The trial follows the introduction of a $1,000 (US$710) fine for distracted driving in February which has raked in more than $2.3 million in fines for the Queensland government.
The trial of the mobile phone and seat-belt detection camera will run until the end of the year.
The cameras can monitor vehicles across multi-traffic lanes.
The trial was postponed in April because of the COVID-19 outbreak and it follows a successful roll-out in New South Wales where just a handful of cameras snapped 21,000 drivers using handheld devices in two months.
The high-tech cameras can be installed on overpasses and bridges or on roadside trailers.
Transport and Main Roads Minister Mark Bailey said using a mobile phone behind the wheel was as dangerous as drunk and drug driving.
He said Queensland drivers snapped during the six-month trial will not know they have been caught as not fines or warning will be issued.
“Initially, we are simply evaluating the camera’s effectiveness,” he said.
Victoria also announced on July 26 it was introducing similar technology.
Victoria Traffic Camera Trials
Victoria safety cameras will start operating under trial next July 29 and will extend its patrolling for three months in which no infringements will be issued.The trial will look to ensure the technology can be implemented accurately to operate from any location, 24 hours a day.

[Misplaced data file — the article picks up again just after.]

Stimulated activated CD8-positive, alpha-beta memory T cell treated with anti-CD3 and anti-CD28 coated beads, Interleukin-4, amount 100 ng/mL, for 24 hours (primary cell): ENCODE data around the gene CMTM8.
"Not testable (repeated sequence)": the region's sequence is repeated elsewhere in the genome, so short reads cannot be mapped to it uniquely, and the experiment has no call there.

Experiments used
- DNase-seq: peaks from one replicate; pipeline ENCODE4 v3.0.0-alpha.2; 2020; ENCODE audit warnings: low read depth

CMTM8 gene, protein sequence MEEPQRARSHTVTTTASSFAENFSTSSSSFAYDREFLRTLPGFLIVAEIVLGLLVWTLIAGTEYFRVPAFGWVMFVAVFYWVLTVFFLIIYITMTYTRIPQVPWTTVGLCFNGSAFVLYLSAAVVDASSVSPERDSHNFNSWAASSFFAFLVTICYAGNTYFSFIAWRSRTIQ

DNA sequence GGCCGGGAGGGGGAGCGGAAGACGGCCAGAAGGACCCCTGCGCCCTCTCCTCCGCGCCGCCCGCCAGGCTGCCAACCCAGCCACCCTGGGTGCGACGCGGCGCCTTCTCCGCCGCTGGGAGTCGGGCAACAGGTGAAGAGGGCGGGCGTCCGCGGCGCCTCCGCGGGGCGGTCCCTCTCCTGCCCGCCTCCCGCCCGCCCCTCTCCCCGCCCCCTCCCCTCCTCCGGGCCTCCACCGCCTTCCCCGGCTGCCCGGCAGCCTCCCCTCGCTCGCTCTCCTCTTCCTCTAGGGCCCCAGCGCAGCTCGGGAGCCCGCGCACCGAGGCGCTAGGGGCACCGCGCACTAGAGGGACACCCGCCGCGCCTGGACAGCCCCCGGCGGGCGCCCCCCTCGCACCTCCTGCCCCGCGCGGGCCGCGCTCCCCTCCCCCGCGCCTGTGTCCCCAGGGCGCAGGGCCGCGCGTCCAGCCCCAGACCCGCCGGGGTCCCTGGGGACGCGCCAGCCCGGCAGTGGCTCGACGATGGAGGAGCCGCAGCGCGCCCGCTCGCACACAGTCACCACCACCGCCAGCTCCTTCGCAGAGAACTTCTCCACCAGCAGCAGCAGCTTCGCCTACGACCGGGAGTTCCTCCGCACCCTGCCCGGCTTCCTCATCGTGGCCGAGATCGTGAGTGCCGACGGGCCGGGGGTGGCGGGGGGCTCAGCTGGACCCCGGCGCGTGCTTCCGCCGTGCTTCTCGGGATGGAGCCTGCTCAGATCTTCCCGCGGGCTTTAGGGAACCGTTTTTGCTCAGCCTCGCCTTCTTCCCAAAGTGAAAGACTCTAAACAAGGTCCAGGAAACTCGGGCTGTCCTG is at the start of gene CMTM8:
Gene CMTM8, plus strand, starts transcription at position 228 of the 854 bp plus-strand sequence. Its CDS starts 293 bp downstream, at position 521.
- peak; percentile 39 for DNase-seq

“We know distracted drivers can have devastating outcomes on our roads,” Police Minister Lisa Neville said.
“This technology is another step towards targeting this kind of unacceptable behaviour and keeping all road users safe.”
The cameras allow high-resolution images to be captured in all conditions, and for those images to be reviewed in real-time to detect potential offenses.
In 2017-18, more than 30,000 motorists were issued with fines for using a mobile phone while driving in Victoria.
The government said pilot and number plate matching will not be undertaken during the trial and all but a limited number of de-identified photographs captured will be deleted.
More than $120 (US$85.2) million dollars in this year’s state budget were destined to increase mobile camera enforcement by 75 percent over the coming years.
By Darren Cartwright and Ulises Izquierdo